The total waste at "Bonnaroo Music Fest" is reducted to about 10 percent. 90 percent can be recycled! I would love to talk with you about Canadian issues.

I am an American who is interested in moving to Canada. Although Canadians have many problems with big government these problems are small compared to Americas. I think that Canada is more receptive to new ideas and thinking than the USA. I would love to help make Canada a truly green country!

talk talk talk said...

I'd forgotten about Halifax's excellent waste management. Although I'm a recycling proponent, I'm tired of being a sorting facility. That's why I like the SUBBOR system -- it does the sorting and does a much better job of processing and recycling ALL the trash.

Toronto has waste transfer stations that take residential trash in addition to commercial. You can take your stuff there, your car gets weighed, you dump your reno trash in the appropriate areas, the rest in the big pile, then get your car reweighed and you're charged appropriately. But most people will not take their trash to central places -- this city is too big, not everyone has a car, and people are way too busy to take the time. That's why the city has comprehensive free curbside pickup checkout the city of Toronto website for details). Evenso, there are still idiots who dump their trash in parks and derelict areas. I have no idea why since pickup is free!

talk talk talk said...

I've had several Americans tell me they want to move here and Canadians rant about how much better it would be to live in the States. Grass is always greener, eh? Speaking of which The Green Party here is dedicated to green issues, though are conservative fiscally.

The Non-Partisan Alliance has a great cross-section of Canadian opinions, and I always try to answer comments, in the hopes of getting a conversation going!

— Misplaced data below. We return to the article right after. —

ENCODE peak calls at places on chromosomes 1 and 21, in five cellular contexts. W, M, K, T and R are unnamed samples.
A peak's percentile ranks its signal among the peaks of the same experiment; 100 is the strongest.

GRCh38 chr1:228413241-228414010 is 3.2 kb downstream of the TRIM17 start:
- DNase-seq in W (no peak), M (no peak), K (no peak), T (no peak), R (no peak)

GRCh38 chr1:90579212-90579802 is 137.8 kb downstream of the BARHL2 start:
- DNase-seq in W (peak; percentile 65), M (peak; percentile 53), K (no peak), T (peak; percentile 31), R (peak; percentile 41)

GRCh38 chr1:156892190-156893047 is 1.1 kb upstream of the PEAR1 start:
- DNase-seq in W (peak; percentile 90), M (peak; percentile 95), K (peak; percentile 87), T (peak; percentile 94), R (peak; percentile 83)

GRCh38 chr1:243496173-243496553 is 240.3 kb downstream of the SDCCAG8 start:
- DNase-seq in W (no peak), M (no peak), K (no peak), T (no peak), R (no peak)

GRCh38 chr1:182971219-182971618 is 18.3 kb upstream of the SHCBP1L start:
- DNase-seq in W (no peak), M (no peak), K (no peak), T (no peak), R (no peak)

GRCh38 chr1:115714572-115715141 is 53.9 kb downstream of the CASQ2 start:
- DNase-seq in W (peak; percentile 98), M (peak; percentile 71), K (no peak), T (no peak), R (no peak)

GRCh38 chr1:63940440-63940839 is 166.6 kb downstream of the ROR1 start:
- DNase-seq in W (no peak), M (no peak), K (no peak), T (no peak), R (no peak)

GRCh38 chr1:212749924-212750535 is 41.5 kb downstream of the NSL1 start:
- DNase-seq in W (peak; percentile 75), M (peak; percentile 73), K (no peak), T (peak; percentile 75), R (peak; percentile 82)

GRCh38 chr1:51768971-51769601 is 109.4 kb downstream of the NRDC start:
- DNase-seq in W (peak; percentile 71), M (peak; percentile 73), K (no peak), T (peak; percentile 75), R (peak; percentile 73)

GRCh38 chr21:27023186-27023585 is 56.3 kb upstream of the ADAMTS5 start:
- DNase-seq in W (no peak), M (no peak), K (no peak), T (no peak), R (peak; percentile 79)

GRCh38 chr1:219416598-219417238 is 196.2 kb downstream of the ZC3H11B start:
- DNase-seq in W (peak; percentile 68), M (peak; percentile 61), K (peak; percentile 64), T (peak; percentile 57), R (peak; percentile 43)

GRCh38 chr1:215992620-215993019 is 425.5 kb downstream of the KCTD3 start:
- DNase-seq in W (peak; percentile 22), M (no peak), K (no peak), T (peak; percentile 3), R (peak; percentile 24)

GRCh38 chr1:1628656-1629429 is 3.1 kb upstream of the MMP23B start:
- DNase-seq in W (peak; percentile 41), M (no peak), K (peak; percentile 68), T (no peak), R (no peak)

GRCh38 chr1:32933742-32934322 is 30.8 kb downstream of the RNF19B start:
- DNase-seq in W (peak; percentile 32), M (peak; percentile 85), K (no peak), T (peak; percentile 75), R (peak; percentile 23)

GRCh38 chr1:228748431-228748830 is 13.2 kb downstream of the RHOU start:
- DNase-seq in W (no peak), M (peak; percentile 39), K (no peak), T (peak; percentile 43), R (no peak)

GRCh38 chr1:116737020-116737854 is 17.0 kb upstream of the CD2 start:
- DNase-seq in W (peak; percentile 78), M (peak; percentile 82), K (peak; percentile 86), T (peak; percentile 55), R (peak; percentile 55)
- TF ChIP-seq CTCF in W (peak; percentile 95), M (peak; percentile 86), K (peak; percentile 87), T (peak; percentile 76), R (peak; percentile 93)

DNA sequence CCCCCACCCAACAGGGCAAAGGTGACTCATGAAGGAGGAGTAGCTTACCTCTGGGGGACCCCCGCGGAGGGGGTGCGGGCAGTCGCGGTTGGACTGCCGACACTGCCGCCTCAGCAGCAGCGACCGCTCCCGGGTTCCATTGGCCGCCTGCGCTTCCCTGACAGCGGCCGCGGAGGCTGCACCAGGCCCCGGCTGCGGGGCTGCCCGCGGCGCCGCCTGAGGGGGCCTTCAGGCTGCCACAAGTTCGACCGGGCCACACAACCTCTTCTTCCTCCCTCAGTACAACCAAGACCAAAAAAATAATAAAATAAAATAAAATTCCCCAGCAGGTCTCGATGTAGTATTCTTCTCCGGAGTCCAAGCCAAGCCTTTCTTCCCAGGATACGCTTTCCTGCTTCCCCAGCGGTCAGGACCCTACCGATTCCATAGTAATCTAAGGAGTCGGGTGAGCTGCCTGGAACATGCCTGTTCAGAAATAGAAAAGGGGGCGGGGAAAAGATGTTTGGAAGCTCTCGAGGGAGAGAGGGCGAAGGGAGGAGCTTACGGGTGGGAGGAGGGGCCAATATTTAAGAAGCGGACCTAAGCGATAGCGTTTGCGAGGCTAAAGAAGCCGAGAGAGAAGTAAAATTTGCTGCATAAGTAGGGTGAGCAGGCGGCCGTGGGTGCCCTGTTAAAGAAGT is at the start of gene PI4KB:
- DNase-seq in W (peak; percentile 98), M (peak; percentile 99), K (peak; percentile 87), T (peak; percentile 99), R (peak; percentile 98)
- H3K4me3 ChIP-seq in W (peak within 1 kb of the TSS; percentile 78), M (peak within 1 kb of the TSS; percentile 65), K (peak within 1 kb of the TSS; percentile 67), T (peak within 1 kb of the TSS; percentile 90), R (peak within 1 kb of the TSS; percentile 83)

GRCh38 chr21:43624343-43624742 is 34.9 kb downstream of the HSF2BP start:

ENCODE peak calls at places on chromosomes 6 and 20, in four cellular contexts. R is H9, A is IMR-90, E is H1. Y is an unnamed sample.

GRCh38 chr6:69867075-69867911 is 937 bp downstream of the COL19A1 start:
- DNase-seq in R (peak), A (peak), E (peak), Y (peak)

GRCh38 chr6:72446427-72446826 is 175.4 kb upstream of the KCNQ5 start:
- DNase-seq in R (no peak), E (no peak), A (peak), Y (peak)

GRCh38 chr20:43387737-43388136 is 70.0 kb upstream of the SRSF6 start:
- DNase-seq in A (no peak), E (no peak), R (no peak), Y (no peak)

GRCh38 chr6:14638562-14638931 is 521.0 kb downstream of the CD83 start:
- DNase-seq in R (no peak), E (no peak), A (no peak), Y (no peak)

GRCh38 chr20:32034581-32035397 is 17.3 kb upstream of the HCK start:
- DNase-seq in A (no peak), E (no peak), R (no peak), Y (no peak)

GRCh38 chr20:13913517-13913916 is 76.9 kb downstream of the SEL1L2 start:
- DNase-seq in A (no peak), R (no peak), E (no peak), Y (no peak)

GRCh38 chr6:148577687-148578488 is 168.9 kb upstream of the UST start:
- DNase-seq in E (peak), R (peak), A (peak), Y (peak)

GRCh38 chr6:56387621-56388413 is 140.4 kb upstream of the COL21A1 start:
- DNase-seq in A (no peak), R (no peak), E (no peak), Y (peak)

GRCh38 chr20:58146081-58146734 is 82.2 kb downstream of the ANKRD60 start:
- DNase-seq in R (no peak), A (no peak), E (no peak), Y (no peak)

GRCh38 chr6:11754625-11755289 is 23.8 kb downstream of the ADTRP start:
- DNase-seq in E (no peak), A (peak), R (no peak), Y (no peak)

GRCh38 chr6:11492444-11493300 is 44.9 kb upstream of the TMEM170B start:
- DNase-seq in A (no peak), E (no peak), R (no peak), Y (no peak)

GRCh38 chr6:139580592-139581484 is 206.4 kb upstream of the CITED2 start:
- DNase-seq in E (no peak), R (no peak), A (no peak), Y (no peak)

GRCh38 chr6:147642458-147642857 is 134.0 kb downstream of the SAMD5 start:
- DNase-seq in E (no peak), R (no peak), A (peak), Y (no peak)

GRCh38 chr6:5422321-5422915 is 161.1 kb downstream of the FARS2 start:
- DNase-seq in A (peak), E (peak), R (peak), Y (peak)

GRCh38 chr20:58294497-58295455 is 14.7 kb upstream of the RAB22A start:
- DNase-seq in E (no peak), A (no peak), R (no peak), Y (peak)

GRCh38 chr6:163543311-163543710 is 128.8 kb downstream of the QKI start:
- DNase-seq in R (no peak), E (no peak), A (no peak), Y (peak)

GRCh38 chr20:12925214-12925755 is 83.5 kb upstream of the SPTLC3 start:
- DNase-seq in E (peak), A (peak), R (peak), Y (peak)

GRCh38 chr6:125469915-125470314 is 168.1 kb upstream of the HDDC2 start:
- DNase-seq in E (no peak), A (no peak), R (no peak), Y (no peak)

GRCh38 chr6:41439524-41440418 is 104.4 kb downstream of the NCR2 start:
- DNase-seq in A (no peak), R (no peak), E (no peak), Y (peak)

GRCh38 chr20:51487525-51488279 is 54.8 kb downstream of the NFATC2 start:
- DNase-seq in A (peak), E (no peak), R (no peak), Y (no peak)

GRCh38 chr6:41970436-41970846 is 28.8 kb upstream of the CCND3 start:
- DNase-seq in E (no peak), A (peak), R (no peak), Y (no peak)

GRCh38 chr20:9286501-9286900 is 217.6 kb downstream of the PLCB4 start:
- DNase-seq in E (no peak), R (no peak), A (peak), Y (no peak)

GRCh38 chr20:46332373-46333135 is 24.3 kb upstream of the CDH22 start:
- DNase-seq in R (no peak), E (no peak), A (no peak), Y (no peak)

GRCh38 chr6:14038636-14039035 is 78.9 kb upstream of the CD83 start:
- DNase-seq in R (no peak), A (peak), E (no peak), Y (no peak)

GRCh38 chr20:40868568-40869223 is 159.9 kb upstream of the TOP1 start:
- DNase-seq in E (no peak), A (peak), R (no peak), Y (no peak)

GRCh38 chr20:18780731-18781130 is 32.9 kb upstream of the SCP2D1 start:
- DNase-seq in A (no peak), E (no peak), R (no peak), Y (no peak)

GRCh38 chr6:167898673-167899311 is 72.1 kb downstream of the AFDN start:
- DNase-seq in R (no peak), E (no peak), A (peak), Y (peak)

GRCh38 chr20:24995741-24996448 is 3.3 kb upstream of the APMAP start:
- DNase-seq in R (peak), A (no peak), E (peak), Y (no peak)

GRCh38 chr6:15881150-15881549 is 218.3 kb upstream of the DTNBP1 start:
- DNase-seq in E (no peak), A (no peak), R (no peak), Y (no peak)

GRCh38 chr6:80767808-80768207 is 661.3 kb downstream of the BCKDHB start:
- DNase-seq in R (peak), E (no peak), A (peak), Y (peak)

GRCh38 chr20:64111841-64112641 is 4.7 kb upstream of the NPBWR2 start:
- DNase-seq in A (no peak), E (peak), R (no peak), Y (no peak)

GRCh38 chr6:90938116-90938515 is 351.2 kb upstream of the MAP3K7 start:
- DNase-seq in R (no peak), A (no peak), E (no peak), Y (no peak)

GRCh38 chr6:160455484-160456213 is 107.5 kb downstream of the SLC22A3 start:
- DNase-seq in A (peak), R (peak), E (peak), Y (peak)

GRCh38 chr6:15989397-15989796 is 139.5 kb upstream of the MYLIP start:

talk talk talk said...

"Computer parts can be recycled."

This has been a constant problem for me. Old computers I give away/sell to friends or family. I'm also aware of some school charities. But what do I do with old toner (only Canon has a mail-in recycling program)? Or with an old handheld that's totally died? If there are programs out there, I'm unaware of them which means the city has done a lousy job of advertising. And if no programs, why not?

Ray Suelzer said...

Yeah, in reality maybe a waste sorting station isn't the best solution.

I want to move to Canada mainly for social reasons. Where I live I can be put in jail for recreating in my preferred way. ;).

Here is some information on recycling electronics.

Noranda seems to have a Toronto facility for recyling electronics.

summer said...

Hi, I am relocating recently and wondering if there's any place I can recycle electronic wastes? Something like radios, DVD /CD disks, batteries, thanks if someone let me know about it

talk talk talk said...

I don't know about electronic wastes, but batteries can be taken to your local transfer station or you can call the "Toxic Taxi" for pickup, although I don't know how well it works and if you need a minimum of items before it will come.

(See http://www.toronto.ca/garbage/hhw.htm)

I hope you enjoy your new home here!